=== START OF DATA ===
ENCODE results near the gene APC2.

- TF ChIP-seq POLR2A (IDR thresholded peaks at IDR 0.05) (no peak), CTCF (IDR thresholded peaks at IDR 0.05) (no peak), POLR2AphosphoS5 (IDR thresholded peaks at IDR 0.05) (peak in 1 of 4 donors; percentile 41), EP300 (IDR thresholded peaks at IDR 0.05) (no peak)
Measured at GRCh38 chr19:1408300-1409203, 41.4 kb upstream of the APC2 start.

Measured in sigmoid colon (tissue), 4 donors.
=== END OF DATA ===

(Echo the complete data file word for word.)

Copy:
ENCODE results near the gene APC2.

- TF ChIP-seq POLR2A (IDR thresholded peaks at IDR 0.05) (no peak), CTCF (IDR thresholded peaks at IDR 0.05) (no peak), POLR2AphosphoS5 (IDR thresholded peaks at IDR 0.05) (peak in 1 of 4 donors; percentile 41), EP300 (IDR thresholded peaks at IDR 0.05) (no peak)
Measured at GRCh38 chr19:1408300-1409203, 41.4 kb upstream of the APC2 start.

Measured in sigmoid colon (tissue), 4 donors.